Today, most companies hire candidates who specialize in a particular field. This allows the organization to put that person to the best use for the company’s progress. Job specialization is not a new concept. People have always been working in their field of expertise. However, now companies invest in grooming and specializing the employees to the fullest in a particular area.
Though job specialization helps organizations to grow, there are various advantages and disadvantages of job specialization. We have put them together in this article to help make the right decision.
Let’s have a look at them.
What is Job Specialization?
Monash defines job specialization as the process of focusing one’s occupational concentration on a specific area of expertise.
Job specialization refers to improving your expertise and skills in a particular domain. It allows the employees to become masters of their craft and provides more skilled workers to the company. Specialized employees working in a department can handle tasks more efficiently and conveniently than others.
Job specialization requires training and experience. Though, the workers become adept at their tasks eventually. It reduces the period of resolving a complicated task and gives you a mastered force. Whereas, sometimes, the work can be monotonous and tiring for the workers. The pros and cons of job specialization are as follows.
Advantages of Job Specialization
One of the most significant advantages of job specialization is improved productivity. Dividing the jobs between workers according to their specialization allows them to work fast. A professional understanding a particular subject in detail can find a better way of performing the task than others.
For example, an unspecialized person will need to research the problem from scratch to find a solution. On the other hand, a specialized person already understands the issue. It enables them to solve the problem steadily.
When a person performs the same task repeatedly for an extended period, they are less likely to make mistakes. They may also assess risks beforehand to avoid loss of resources. One example of this advantage of job specialization is someone who manages accounts. Someone who has taken education in finance and has been working in the department for years would be better at it. Conversely, a person with a degree in marketing might not be the best fit for the job.
Doing something every day makes employees good at their job, and they take less time to perform the function. At the same time, the non-specialized workforce will take more time to understand the task and act accordingly. That is why companies invest in workshops to improve the skills of their workers. They help improve production in less time.
Less Supervision Need
When a set of experienced experts in the same domain work together, the company trusts them more. They do not require extensive direction and supervision. Choosing the right person for the right task through job specialization gives them the liberty to work independently.
Lesser risks and improved productivity eventually reduce the cost. It helps minimize wastage and diminishes the costs of covering mistakes. Job specialization helps you in the long run by recruiting the right people for the task that proves beneficial for the company.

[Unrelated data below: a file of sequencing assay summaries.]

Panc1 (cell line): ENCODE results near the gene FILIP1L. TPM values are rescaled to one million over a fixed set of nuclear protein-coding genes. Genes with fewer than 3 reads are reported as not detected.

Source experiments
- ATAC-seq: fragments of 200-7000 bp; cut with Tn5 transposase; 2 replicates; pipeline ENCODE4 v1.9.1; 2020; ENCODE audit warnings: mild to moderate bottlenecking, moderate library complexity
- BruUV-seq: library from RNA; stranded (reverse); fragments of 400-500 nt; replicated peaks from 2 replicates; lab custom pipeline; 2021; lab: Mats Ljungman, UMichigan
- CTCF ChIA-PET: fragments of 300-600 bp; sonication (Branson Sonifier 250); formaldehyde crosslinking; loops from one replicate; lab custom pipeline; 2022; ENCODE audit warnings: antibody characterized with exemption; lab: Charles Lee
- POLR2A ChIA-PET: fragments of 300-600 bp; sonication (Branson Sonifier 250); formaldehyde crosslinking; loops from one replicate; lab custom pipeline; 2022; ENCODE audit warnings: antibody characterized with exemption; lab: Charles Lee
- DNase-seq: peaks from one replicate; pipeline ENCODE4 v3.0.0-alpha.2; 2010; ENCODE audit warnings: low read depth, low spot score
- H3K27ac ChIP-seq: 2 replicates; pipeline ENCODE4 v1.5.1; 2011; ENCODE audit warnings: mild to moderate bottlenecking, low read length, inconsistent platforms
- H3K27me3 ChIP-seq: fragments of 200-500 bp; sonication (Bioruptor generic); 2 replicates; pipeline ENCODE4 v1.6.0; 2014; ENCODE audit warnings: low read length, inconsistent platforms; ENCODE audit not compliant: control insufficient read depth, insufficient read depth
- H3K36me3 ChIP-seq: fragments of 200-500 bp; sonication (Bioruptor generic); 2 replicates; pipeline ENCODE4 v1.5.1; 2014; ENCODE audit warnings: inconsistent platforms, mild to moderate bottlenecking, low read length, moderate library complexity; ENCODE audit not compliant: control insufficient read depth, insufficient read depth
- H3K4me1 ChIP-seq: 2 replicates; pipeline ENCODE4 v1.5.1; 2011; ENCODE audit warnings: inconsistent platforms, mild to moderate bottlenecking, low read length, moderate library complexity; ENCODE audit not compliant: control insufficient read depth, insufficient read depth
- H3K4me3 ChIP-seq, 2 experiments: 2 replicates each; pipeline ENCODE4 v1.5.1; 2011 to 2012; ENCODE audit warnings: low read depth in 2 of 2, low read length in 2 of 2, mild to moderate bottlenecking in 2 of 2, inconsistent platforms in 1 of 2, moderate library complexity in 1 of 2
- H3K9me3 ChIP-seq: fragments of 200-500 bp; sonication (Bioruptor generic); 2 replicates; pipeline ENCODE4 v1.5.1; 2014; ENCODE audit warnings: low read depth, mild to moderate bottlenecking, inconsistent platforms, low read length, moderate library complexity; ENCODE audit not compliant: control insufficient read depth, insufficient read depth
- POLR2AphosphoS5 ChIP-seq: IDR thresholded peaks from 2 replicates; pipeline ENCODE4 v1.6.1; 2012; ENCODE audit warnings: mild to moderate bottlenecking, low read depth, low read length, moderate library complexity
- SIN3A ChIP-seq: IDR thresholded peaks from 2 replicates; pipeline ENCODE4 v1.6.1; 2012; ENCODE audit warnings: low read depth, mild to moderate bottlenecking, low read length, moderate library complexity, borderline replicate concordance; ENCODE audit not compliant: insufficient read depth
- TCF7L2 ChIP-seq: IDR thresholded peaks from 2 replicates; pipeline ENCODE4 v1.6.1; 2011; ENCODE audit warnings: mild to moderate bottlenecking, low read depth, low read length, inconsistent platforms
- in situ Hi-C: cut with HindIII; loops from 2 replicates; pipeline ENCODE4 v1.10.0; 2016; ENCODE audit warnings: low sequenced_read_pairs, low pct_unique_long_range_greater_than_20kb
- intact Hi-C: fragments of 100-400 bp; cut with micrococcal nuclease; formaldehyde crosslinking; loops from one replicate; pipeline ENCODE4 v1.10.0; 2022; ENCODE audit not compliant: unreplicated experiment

While specialization proves favorable to the organization, both the advantages and disadvantages of job specialization are crucial. Let’s talk about the disadvantages of job specialization.
Disadvantages of Job Specialization
Performing the same tasks every day can become monotonous, and the workers might feel drained. While job specialization improves productivity, sometimes monotony may decrease it. Tedious work for a long period tires mentally and physically.
When employees of a particular department are adept at one kind of job only, they are more dependent on others. They cannot sort out other issues that do not fall in your domain. Thus, some tasks may face a delay in the absence of workers with a different specialty.
Specialized professionals are also inflexible and may not sometimes prove beneficial for a company. Let’s say that a company focuses on job specialization. They might face difficulties when they have to cut down the number of employees as specialized employees cannot fit well in other departments.
Less Job Satisfaction
The same environment and tasks regularly can be quite boring. The workers may sometimes need a break from their daily tasks, or it can lead to less job dissatisfaction. If they continue to work for a long time without a break, they might think about shifting to another job.
Employees in an office like a harmonious environment and interact with other people. Sometimes, specialized jobs restrict you to an area away from other workers and disconnect from the rest of the process. Isolation also causes an increase in frustration among employees.
Job dissatisfaction may lead to a higher turnover rate, increasing the demand for more recruitments. When recruiting specialized persons, you may also have to pay them higher for their expertise. Moreover, arranging interactive activities for isolated employees adds to the organizational budget.
The Bottom Line
Job specialization is being widely adopted in organizations to have the experts on board. However, the advantages and disadvantages of job specialization go hand in hand. While it improves productivity, it may also tire the workers mentally and physically. On the one hand, it reduces the need for supervision. On the other hand, job specialization may isolate some of the employees. It often reduces costs owing to enhanced production. Yet, it may sometimes increase the costs of recruitment.
Matthew is a Co-Founder at BusinessFinanceArticles.org. Matthew was a floor manager at a local restaurant in Wales. He lost his job after the pandemic and took initiative to make a team and start the project.